Australia Post is an early test of the integrity of the new Albanese Labor government.
Will Prime Minister Anthony Albanese, Finance Minister Katy Gallagher, and Communications Minister Michelle Rowland follow through on the 2021 Senate inquiry report and overhaul the process of Board appointments?
Or will they resort to the established pattern of treating Board appointments to Australia Post and other government business enterprises as spoils of war, clearing out the Liberal Party hacks and stacking the Board with their own Labor Party hacks?
The latter would not only show their participation in the Australia Post Senate inquiry was insincere, political point scoring; it would also be rank corruption, for which they should be referred to the federal integrity commission they promised in the election they would establish.
This is a question to which every Australian who cares about the ongoing viability of Australia Post as an essential service, and especially the longsuffering small business families who run its 2,850 licensed post offices (LPOs), should demand an answer.
LPOs the canary in the mine
Australia Post is an essential service on which all Australians depend, and its LPOs are the canary in the mine that indicate whether it is being run well or not.
Australia Post is only functioning properly if the LPOs are faring well; if the LPOs are struggling, it’s a clear sign that Australia Post is being mismanaged.
The LPOs struggled for decades before Christine Holgate became CEO in 2017, but neither the government nor the Australia Post Board cared.
As LPO Group Executive Director Angela Cramp explained in a 2021 Citizens Insight interview, Christine Holgate addressed the LPOs’ pressing problems, especially the money they were losing on providing the Bank@Post service to customers of the major banks.
Christine Holgate’s famous $220 million deal with three of the Big Four banks to pay properly for Bank@Post made Australia Post profitable, and made the LPOs financially viable; they called her “the best CEO Australia Post has ever had”.
Since Scott Morrison brutally bullied Christine Holgate out of her position as CEO, however, Australia Post has spiralled down into dysfunction, and the LPOs are once again anxiously facing an uncertain future.
What will Labor do?
The dramatic 2021 Senate Australia Post inquiry made specific recommendations to reform the organisation, which the ALP supported; now Labor is in government, what will it do?
Recommendation 13 is a priority: force the Chairman, Lucio Di Bartolomeo, to resign.
At the Morrison government’s direction Di Bartolomeo unlawfully bullied Christine Holgate into standing aside, and the Senate inquiry questioned “the veracity of his evidence provided to the committee”, i.e. whether he misled the Senate. He must go, and the rest of the Board with him.
Recommendation 8 is the most crucial: The committee recommends that the Australia Post Board be restructured to ensure that its makeup is consistent with the original intent of the Australian Postal Corporation Act 1989, and so that it functions properly as a public enterprise. A restructured board should include nominees of: the House of Representatives; the Senate; the employees and unions; and the licensees.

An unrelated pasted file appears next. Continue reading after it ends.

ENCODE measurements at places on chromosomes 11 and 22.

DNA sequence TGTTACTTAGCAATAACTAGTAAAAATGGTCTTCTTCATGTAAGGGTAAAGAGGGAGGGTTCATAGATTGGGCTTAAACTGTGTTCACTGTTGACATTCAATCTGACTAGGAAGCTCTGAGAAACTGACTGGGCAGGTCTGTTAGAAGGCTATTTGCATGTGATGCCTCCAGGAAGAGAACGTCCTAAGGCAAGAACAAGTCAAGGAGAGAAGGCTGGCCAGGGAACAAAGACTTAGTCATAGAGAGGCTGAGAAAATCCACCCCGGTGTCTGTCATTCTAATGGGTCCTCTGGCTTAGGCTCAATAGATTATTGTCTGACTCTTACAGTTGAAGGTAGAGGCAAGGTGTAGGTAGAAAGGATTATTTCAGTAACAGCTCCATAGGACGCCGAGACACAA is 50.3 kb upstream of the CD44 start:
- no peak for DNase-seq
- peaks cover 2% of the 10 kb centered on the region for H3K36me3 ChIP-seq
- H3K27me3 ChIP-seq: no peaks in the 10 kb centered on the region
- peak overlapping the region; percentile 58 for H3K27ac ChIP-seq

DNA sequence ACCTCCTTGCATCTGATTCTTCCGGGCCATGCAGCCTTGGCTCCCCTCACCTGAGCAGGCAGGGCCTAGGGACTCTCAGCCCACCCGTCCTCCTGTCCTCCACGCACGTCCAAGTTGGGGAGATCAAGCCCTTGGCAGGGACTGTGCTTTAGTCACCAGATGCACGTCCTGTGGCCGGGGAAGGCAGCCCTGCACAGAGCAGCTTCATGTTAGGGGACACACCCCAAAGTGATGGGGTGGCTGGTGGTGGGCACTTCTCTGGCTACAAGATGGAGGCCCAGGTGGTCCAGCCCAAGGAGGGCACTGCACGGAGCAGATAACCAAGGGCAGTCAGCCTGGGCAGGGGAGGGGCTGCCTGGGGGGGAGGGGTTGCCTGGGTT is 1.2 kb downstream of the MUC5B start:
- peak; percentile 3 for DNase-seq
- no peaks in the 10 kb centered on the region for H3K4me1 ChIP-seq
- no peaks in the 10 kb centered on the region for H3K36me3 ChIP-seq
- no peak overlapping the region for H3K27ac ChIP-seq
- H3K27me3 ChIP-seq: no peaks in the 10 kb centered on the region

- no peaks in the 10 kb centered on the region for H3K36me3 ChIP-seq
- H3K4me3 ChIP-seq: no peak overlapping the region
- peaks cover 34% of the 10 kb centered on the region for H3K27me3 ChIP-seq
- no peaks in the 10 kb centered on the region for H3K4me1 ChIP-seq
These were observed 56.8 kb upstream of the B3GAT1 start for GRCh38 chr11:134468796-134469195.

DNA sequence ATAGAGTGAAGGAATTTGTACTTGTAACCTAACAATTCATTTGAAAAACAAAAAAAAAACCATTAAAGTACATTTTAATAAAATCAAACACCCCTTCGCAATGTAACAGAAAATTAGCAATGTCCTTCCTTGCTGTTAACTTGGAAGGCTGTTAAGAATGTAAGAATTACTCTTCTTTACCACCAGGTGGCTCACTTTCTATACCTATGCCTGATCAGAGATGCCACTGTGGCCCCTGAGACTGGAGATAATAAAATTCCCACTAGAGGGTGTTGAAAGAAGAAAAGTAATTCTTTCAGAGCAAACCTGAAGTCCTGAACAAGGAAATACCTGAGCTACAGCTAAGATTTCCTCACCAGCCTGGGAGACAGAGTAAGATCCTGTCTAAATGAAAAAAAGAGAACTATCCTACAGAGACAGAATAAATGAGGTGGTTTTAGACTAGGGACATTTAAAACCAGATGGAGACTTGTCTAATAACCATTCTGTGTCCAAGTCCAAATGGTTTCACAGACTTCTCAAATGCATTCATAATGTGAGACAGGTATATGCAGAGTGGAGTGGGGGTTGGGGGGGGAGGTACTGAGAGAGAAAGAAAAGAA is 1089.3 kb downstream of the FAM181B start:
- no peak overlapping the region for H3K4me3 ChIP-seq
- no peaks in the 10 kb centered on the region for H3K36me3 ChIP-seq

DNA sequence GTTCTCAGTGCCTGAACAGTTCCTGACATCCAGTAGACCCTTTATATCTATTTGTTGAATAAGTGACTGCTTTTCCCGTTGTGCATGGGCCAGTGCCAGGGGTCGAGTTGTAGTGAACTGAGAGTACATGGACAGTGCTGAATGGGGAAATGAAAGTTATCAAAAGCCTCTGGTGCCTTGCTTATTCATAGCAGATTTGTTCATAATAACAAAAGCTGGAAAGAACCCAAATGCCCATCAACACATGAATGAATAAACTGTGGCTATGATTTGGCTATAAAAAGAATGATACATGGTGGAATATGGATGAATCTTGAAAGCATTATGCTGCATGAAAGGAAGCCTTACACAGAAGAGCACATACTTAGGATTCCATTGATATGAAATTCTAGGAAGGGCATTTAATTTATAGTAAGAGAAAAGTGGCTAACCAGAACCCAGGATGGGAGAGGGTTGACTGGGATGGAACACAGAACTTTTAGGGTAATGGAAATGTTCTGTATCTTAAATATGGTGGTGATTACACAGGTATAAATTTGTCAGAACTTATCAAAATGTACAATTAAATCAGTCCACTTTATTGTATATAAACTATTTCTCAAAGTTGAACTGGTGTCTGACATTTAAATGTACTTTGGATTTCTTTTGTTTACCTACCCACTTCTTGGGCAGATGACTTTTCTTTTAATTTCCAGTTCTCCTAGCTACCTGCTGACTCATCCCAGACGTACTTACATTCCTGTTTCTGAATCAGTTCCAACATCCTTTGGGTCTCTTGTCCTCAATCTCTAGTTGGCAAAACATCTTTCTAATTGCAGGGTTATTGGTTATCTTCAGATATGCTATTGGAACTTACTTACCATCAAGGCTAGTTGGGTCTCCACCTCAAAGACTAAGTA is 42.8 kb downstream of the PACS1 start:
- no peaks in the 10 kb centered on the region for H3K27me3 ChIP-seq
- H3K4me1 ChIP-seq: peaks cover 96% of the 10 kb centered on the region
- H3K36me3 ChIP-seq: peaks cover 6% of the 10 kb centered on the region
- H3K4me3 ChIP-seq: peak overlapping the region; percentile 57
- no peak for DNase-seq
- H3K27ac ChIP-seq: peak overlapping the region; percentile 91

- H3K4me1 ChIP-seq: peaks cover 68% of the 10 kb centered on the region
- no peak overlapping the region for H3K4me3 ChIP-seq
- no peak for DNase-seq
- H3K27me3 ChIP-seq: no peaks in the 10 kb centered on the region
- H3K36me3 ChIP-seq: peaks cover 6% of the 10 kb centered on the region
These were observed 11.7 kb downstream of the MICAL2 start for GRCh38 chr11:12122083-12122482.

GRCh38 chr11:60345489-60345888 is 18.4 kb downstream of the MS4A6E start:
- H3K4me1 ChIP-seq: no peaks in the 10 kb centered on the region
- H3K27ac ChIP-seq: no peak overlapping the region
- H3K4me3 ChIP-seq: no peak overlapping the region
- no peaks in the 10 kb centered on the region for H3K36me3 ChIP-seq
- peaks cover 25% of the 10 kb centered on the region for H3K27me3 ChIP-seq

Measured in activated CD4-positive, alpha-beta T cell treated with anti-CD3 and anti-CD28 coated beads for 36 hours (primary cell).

The employees and LPOs are the biggest direct stakeholders in Australia Post; collectively, the LPOs have invested more than $2.5 billion of their own money in their businesses that provide our postal services, but are entirely at the mercy of politicians and management who do not have Australia Post’s best interest at heart.
To ensure Australia Post is managed by people who care about its future, post office licensees must have a seat on the Board.
The game-changing solution for Australia Post and community LPOs is to establish a public post office bank, which, in serving the community, will generate the revenue needed to fund LPOs providing postal and banking services for all Australians and communities.
On 26 April, LPO Group, which represents the interests of post office licensees, called for a postal bank in an election statement it released to political parties for response: The Future For Community Post Offices in Australia.
Under “What LPOG wants?”, the statement called for a number of actions from the government and Australia Post Board, including increased expense payments, a representative on the Board, and:
Establish a Postal Bank to service SMEs and help sustain the network and fund infrastructure.
This is the solution for Australia Post and the nation—a public bank that serves all, forces the Big Four banking monopoly to compete, sustains the post office network, supports cash payments and availability, lends to local communities, and invests in infrastructure.
Now is the time to demand action from the Albanese government on the reforms the ALP endorsed last year when in Opposition, and on the postal bank solution.
The Citizens Party is gearing up a major campaign to present the post office bank solution to every MP and Senator, and to all communities across Australia.
To start with, because the Board appointment decision is being made now, all concerned Australians are encouraged to contact the new PM and the Finance and Communications Ministers, who are the shareholder Ministers for Australia Post, to demand they act on firing the chairman, restructuring the Board, and on the LPO Group’s call for a postal bank.
Call and/or email:
Prime Minister Anthony Albanese (02) 9564 3588 https://www.pm.gov.au/contact-your-pm
Finance Minister Senator Katy Gallagher (02) 6230 0411 email@example.com
Communications Minister Michelle Rowland (02) 9671 4780 Michelle.Rowland.MP@aph.gov.au
Click here to sign the Citizens Party’s petition for a post office people’s bank.